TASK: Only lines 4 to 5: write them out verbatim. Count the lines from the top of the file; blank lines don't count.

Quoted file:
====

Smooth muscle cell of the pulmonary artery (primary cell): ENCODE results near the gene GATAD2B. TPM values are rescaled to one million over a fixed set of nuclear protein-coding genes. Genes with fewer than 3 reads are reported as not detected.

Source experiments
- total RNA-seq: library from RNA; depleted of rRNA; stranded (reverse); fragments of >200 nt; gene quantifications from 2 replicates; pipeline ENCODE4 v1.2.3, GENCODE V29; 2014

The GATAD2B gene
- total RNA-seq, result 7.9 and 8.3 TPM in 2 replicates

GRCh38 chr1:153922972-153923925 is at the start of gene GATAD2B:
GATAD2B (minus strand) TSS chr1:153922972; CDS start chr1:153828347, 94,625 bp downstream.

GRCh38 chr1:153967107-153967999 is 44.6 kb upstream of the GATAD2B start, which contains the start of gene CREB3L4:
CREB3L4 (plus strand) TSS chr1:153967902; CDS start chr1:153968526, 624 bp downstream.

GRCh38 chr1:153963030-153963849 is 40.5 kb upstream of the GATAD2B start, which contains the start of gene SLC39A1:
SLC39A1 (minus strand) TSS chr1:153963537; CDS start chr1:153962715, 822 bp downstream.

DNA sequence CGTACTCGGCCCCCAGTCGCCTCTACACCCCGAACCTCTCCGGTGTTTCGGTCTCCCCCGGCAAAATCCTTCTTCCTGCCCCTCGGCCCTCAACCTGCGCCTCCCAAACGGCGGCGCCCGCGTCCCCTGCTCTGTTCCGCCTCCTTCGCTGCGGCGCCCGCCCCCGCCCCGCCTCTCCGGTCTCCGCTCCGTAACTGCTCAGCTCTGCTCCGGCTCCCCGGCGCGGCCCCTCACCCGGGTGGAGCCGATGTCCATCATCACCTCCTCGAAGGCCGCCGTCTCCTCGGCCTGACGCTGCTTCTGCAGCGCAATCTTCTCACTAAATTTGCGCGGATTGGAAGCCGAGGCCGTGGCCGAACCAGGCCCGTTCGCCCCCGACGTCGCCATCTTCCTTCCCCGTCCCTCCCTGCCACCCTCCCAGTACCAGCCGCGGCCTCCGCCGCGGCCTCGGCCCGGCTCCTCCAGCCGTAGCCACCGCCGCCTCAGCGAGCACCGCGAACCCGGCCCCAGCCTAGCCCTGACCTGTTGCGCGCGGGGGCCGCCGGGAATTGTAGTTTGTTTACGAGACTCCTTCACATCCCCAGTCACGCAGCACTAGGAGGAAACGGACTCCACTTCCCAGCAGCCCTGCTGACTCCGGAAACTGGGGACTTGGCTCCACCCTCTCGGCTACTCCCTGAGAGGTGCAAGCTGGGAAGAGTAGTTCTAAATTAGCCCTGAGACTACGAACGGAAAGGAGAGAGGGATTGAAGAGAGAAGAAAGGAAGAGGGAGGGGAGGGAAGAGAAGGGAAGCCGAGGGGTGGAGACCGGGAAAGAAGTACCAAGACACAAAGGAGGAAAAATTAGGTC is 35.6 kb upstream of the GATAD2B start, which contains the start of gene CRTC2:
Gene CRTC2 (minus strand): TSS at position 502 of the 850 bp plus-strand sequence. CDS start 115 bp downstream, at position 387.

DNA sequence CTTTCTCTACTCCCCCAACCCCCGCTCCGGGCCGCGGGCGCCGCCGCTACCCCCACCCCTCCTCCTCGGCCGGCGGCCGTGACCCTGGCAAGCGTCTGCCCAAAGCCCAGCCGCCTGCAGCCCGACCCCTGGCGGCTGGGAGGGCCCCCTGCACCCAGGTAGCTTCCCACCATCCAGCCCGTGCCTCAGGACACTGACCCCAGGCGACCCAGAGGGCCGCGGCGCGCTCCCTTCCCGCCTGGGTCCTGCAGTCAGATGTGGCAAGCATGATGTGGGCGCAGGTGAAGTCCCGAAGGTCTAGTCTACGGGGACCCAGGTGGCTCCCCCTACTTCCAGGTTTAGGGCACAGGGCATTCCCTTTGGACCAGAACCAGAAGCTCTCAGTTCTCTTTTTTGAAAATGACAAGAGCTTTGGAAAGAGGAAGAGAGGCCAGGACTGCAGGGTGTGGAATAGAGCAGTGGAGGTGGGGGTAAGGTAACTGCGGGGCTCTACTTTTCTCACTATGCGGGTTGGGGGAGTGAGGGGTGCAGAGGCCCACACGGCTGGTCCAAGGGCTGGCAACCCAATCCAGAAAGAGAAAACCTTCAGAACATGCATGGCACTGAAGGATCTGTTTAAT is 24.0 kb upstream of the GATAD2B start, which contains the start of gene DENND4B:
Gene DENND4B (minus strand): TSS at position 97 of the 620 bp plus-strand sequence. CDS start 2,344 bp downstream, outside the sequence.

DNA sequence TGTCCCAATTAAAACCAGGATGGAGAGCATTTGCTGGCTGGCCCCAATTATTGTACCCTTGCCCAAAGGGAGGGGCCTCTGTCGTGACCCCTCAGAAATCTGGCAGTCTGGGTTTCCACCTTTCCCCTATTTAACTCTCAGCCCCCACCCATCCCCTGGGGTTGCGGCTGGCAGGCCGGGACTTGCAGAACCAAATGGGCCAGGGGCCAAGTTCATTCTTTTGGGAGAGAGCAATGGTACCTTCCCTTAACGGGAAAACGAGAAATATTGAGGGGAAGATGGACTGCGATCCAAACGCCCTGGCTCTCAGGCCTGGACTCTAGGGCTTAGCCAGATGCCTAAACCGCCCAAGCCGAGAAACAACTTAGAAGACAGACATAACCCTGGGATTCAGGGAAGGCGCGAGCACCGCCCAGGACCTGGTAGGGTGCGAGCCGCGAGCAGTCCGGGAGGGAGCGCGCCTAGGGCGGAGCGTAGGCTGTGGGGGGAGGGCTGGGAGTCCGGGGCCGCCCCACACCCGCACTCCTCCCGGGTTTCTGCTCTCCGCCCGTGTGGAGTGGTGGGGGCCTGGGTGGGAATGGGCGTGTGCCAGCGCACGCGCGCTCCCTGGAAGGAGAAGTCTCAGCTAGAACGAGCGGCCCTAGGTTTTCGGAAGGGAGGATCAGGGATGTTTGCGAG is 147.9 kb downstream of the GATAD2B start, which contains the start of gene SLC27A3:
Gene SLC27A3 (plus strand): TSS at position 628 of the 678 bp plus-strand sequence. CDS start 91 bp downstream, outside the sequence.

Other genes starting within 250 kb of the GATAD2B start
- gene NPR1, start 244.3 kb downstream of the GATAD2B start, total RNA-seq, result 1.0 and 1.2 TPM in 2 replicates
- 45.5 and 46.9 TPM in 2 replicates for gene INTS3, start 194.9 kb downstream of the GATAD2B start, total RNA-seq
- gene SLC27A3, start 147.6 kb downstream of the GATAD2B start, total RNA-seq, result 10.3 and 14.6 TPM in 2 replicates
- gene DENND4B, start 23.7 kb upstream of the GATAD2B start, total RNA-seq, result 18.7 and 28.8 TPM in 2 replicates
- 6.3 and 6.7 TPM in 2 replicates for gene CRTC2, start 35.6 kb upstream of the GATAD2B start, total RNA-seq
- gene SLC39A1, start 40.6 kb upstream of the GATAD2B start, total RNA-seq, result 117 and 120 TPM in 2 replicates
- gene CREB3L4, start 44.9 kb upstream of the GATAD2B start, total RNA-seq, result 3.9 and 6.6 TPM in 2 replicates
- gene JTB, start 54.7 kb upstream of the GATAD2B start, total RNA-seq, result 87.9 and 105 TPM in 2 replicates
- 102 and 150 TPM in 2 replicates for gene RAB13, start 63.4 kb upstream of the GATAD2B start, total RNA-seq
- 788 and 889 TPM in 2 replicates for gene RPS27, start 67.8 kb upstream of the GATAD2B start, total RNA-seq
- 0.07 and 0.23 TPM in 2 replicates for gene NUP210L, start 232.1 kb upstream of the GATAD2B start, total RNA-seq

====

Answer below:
The GATAD2B gene
- total RNA-seq, result 7.9 and 8.3 TPM in 2 replicates